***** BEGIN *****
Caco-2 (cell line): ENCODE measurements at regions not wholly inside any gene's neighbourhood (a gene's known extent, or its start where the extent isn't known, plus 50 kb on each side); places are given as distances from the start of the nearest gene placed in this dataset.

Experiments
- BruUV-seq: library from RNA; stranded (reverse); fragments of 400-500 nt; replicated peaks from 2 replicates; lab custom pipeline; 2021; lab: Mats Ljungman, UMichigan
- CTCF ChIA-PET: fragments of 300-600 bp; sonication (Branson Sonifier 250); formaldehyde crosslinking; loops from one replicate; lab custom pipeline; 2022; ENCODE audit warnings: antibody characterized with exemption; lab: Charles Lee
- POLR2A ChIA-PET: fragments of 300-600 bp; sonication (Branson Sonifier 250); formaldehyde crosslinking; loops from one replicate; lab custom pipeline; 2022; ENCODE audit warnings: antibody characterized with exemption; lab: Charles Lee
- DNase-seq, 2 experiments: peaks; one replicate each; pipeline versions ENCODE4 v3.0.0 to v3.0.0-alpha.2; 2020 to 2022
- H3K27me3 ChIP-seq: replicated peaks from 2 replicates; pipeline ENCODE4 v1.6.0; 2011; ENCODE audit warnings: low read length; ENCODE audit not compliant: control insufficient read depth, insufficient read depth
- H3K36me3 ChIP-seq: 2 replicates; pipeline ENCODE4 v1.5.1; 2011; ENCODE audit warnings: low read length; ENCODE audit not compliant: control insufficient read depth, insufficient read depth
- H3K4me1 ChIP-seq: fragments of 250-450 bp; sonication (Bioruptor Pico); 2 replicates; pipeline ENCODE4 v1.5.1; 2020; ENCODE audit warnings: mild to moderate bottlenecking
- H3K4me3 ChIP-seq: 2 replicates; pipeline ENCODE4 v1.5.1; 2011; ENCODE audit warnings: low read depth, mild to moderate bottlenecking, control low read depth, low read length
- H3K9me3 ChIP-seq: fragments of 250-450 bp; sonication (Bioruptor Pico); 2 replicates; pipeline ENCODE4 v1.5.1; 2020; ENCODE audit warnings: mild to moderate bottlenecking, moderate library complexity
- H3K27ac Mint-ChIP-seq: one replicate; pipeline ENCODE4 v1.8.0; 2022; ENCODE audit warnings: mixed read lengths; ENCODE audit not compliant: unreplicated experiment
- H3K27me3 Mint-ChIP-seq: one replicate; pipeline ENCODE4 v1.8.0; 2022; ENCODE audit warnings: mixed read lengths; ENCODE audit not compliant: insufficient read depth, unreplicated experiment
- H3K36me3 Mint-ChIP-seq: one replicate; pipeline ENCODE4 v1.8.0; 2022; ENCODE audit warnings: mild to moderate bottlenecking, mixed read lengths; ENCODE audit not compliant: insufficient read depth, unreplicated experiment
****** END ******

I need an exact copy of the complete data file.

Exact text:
Caco-2 (cell line): ENCODE measurements at regions not wholly inside any gene's neighbourhood (a gene's known extent, or its start where the extent isn't known, plus 50 kb on each side); places are given as distances from the start of the nearest gene placed in this dataset.

Experiments
- BruUV-seq: library from RNA; stranded (reverse); fragments of 400-500 nt; replicated peaks from 2 replicates; lab custom pipeline; 2021; lab: Mats Ljungman, UMichigan
- CTCF ChIA-PET: fragments of 300-600 bp; sonication (Branson Sonifier 250); formaldehyde crosslinking; loops from one replicate; lab custom pipeline; 2022; ENCODE audit warnings: antibody characterized with exemption; lab: Charles Lee
- POLR2A ChIA-PET: fragments of 300-600 bp; sonication (Branson Sonifier 250); formaldehyde crosslinking; loops from one replicate; lab custom pipeline; 2022; ENCODE audit warnings: antibody characterized with exemption; lab: Charles Lee
- DNase-seq, 2 experiments: peaks; one replicate each; pipeline versions ENCODE4 v3.0.0 to v3.0.0-alpha.2; 2020 to 2022
- H3K27me3 ChIP-seq: replicated peaks from 2 replicates; pipeline ENCODE4 v1.6.0; 2011; ENCODE audit warnings: low read length; ENCODE audit not compliant: control insufficient read depth, insufficient read depth
- H3K36me3 ChIP-seq: 2 replicates; pipeline ENCODE4 v1.5.1; 2011; ENCODE audit warnings: low read length; ENCODE audit not compliant: control insufficient read depth, insufficient read depth
- H3K4me1 ChIP-seq: fragments of 250-450 bp; sonication (Bioruptor Pico); 2 replicates; pipeline ENCODE4 v1.5.1; 2020; ENCODE audit warnings: mild to moderate bottlenecking
- H3K4me3 ChIP-seq: 2 replicates; pipeline ENCODE4 v1.5.1; 2011; ENCODE audit warnings: low read depth, mild to moderate bottlenecking, control low read depth, low read length
- H3K9me3 ChIP-seq: fragments of 250-450 bp; sonication (Bioruptor Pico); 2 replicates; pipeline ENCODE4 v1.5.1; 2020; ENCODE audit warnings: mild to moderate bottlenecking, moderate library complexity
- H3K27ac Mint-ChIP-seq: one replicate; pipeline ENCODE4 v1.8.0; 2022; ENCODE audit warnings: mixed read lengths; ENCODE audit not compliant: unreplicated experiment
- H3K27me3 Mint-ChIP-seq: one replicate; pipeline ENCODE4 v1.8.0; 2022; ENCODE audit warnings: mixed read lengths; ENCODE audit not compliant: insufficient read depth, unreplicated experiment
- H3K36me3 Mint-ChIP-seq: one replicate; pipeline ENCODE4 v1.8.0; 2022; ENCODE audit warnings: mild to moderate bottlenecking, mixed read lengths; ENCODE audit not compliant: insufficient read depth, unreplicated experiment